We feel that today’s Zeppelin is the most connected and complete offering that we’ve ever had in this category. It supports almost every type of wireless listening available, provides high-resolution capability to listeners that have access to compatible streaming services, such as Qobuz, and the Bowers & Wilkins Music App makes both interacting with the product and accessing all of your music more seamless and effortless than ever before. Adding voice interaction via Alexa only increases the range of choice that customers have over how they choose to use their Bowers & Wilkins wireless speaker.
I know its reference quality drive unit technologies are placed in dedicated left and right speaker assemblies around a central subwoofer, but could you expand further on how this form is informed by acoustics? What this distinct shape sonically creates?
Zeppelin started life in prototype form as a speaker created from two separate loudspeaker enclosures. We machined off the bottom of a pair of our LM1 desktop monitors, rotated the cabinet through 90 degrees to arrange them horizontally and then joined them together to create the original Zeppelin form. The advantage of this approach is that it places the two high frequency drive units – or tweeters – as far as possible away from each other at the extreme ends of the enclosure. This helps to create a wider and more spacious stereo image than is typical for a speaker of the size of a Zeppelin.
We then refined the cabinet dimensions to minimise what we call the ‘cabinet baffling effect’. What this essentially means is we are trying to minimise the audible effect of the loudspeaker box around the edges of the drive unit. A Zeppelin tapers away to create an elongated form at each end where there is as little cabinet material as possible around the high frequency and mid-range drive units. This has the effect of creating an even more spacious and room-filling sound where the energy coming from the drive units spreads out into the free air of the room rather than being wasted in vibrating the cabinet around the drive units. Although at first glance it might not seem it, this is the very same approach we apply to our reference-quality 800 Series Diamond loudspeakers.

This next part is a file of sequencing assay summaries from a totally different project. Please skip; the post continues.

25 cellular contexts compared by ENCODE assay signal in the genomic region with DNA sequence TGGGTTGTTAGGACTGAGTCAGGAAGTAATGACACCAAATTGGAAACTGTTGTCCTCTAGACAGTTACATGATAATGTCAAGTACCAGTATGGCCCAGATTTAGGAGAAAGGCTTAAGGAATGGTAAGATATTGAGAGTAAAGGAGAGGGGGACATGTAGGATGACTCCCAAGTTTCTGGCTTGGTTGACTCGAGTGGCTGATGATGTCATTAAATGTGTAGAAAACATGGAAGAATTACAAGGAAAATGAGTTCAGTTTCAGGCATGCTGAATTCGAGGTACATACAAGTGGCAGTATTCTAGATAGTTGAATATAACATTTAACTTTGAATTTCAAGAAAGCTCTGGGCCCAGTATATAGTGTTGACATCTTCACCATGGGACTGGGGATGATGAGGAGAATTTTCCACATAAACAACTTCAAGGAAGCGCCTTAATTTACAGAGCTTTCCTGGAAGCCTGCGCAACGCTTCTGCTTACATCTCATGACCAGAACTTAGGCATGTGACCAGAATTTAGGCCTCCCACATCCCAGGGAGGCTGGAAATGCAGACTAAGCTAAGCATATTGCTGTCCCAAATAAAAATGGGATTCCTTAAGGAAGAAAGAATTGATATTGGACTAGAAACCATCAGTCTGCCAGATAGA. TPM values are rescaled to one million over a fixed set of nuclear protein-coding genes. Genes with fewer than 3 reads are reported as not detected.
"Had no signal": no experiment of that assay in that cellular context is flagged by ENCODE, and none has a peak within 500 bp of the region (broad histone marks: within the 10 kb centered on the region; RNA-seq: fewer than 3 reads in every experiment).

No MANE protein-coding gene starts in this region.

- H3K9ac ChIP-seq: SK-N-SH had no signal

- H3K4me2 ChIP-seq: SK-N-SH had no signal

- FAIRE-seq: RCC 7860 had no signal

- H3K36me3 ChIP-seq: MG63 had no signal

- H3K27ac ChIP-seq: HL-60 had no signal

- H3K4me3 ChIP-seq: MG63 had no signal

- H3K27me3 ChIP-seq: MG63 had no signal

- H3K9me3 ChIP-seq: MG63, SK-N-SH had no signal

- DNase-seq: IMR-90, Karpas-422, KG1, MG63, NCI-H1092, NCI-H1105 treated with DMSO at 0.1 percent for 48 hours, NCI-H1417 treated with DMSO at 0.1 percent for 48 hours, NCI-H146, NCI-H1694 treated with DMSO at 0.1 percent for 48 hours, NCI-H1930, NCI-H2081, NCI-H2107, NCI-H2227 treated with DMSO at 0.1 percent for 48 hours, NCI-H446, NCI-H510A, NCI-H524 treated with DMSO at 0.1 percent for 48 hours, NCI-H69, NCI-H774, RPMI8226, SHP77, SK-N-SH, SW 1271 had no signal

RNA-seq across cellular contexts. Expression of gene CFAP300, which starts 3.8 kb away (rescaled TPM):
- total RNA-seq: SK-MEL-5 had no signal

One last thing: the central subwoofer is located deliberately at the mechanical heart of the Zeppelin. Subwoofers move a lot and by their very nature generate vibration. Mounting the subwoofer centrally in the cabinet minimises unwanted rocking and vibration. It also allows us to carefully curve the back of the Zeppelin cabinet to create a deeper acoustic form with more air for the subwoofer to operate effectively without adding unwanted visual mass to the front of the speaker. The result is big bass from an apparently small speaker.
What makes Bowers & Wilkins drive units special?
Most brands buy off-the-shelf drive units from dedicated suppliers. We’re different: we design, develop and wherever possible manufacture all of our drive units to the same principles and we share drive unit technologies across product categories. The Zeppelin is the perfect example of this philosophy.
The HF drive units are the same as the designs used in our 600 Series loudspeakers. The mid-range drive units employ our FST™ mid-range cone technology as found in all of our large floorstanding loudspeakers. In all cases, we design our drive units to be as low distortion and accurate as we can possibly make them.
Do you have a favourite song at the moment that would sound extremely good through a Zeppelin?
Gabriels – Remember Me. It has a great combination of vocal openness and realism, powerful driving bass and a spacious room filling presentation.